On Jan. 19, Republican Scott Brown rocked the political world by winning Ted Kennedy’s old Senate seat in Massachusetts. At that time, Republicans held a rare 3 percent lead in national generic ballot polling, and President Barack Obama’s approval rating had fallen to 48 percent. Many wondered if this Republican surge was a temporary blip that would represent the GOP’s high water mark.
Apparently not. Today, Republicans lead the generic ballot by 3.5 percent and Obama’s approval rating now stands at 47 percent. (It would be wider if not for the wildly inconsistent Gallup poll which contradicts all the others and actually shows Democrats leading by 4 percent.)
Here at home, Sen. Patty Murray continues to poll at less than 50 percent of the vote, and trails Dino Rossi 48 percent to 45 percent in Realclearpolitics.com's most recent public survey.
We are roughly three months out from the election. The polling has remained consistent, and the narrative of the 2010 midterm elections has remained the same all year: The big Republican wave is still coming.
A big wave, however, does you no good if you can't afford a surf board, so this report is focused on July fundraising totals. Next month we will look at even more interesting numbers: the primary election results, which will function as polling data on every partisan race in the state.
At this point in the campaign, serious candidates should have some serious cash in the bank. Fundraising not only tells us the obvious&mdashwho does and does not have money for advertising&mdashit also tells us if a candidate is serious, and if their Party is serious about them.
Incumbents almost always outraise challengers, so it is more informative to look at how much non-incumbents are raising. You don't have to raise more than your opponent, especially if there is a partisan wind at your back, but you do need to raise enough to get your message out. Mostly, I will focus on cash-on-hand totals, which are far more important than the total raised. Good campaigns not only raise money, they save it for the fall. Too much overhead has been the death of many campaigns.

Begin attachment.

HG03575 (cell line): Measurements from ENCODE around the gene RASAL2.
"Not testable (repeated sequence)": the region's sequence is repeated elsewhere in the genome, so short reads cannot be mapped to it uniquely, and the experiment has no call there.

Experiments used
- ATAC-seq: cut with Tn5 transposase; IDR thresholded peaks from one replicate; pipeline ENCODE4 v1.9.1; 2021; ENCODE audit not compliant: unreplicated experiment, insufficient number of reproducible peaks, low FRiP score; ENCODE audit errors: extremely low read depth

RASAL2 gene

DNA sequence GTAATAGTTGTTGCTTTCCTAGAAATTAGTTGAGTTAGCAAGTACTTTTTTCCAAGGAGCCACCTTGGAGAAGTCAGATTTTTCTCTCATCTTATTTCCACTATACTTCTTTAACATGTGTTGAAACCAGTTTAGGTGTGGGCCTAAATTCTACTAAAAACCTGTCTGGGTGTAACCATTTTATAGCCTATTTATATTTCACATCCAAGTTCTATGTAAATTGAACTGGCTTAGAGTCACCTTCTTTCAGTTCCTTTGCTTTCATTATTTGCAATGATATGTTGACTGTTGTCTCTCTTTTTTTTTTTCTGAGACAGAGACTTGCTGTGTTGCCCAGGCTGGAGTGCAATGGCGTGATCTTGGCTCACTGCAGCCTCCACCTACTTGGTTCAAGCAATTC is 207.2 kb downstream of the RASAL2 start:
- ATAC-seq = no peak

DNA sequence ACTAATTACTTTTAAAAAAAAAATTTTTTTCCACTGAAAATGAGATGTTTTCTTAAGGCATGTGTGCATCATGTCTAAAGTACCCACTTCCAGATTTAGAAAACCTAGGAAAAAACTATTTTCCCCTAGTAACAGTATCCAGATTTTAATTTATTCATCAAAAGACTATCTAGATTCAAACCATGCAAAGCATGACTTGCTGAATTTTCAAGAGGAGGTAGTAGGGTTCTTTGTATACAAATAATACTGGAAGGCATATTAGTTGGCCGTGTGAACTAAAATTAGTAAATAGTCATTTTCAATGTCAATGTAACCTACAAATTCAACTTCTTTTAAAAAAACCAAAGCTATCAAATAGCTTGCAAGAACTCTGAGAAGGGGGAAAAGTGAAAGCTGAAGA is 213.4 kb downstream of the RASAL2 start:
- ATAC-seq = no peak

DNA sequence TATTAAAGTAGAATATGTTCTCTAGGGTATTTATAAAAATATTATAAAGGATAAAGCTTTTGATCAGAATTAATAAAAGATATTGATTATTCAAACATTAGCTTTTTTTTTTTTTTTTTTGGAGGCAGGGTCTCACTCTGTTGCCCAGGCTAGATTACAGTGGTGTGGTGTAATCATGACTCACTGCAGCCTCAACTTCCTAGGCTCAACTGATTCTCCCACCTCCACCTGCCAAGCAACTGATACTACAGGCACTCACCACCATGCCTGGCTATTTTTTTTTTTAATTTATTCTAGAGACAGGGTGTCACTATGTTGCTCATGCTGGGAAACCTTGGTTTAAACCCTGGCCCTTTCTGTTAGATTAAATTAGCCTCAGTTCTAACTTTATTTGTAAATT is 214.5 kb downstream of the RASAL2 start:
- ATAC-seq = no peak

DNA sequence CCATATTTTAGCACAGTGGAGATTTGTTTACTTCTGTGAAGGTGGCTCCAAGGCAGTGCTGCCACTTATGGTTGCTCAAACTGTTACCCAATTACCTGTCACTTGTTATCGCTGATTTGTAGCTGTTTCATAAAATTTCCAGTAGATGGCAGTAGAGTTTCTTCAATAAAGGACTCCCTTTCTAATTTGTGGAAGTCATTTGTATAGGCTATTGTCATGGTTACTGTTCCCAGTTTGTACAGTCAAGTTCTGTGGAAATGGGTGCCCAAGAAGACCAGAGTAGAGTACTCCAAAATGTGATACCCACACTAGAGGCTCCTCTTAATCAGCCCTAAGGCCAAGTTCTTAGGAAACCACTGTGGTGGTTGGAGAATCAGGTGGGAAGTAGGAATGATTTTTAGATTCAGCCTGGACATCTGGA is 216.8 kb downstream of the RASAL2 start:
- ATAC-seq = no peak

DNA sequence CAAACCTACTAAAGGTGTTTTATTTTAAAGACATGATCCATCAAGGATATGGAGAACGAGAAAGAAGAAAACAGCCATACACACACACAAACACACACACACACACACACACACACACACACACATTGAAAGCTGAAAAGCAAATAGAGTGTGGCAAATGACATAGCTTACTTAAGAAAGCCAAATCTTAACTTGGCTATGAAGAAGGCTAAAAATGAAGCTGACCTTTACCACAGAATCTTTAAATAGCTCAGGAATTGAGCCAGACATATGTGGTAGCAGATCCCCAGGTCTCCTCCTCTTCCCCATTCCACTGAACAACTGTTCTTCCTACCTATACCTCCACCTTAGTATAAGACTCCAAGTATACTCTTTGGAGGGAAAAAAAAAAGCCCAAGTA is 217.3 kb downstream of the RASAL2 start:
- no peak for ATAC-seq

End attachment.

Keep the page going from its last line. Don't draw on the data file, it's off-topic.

There were no great surprises in the July 15 FEC fundraising results. The campaigns that appeared strong in April confirmed that strength in the second quarter of 2010.
Everyone assumed that Dino Rossi would raise a lot of money quickly, and he did, banking $1.3 million. Patty Murray continues her strong fundraising, and has over $6.8 million in the bank.
Left in the dust are Rossi’s Republican opponents. Clint Didier has just over $100,000 on hand, and Paul Akers continues to spend moderate amounts of his own money, but not enough so far to make a real difference.
Some observers continue to wonder if Didier can pull off the kind of conservative Tea Party–led upset seen in other parts of the country. Our "top two" primary system, however, is about name ID and money, neither of which Didier has.
Rossi and Murray will both have plenty of money, and it still appears this tossup November race is going to be determined by national events and trends.
Safe Republican: Doc Hastings, 4th Congressional District, Cathy McMorris-Rodgers, 5th CD.
Likely Republican: 8th CD's Dave Reichert v. Suzan DelBene. Democrat DelBene is running a terrific campaign, having banked over $1 million, slightly more than incumbent Reichert. Very impressive. Unfortunately for her, it will take more then money to prevail against the national GOP tide.
Lean Republican: The 3rd District's open seat. Democrat Denny Heck is also running an incredibly impressive campaign and now has over $800,000 in the bank. Republican State Rep. Jaime Herrera, however, remains the favorite to go to Congress. Why? This southwest Washington district leans slightly Republican, which should be decisive in a big-R year. Herrera had a strong fundraising quarter, and now has just over $200,000 in the bank, far outdistancing her Republican opponent, David Castillo, who banked $68,000.
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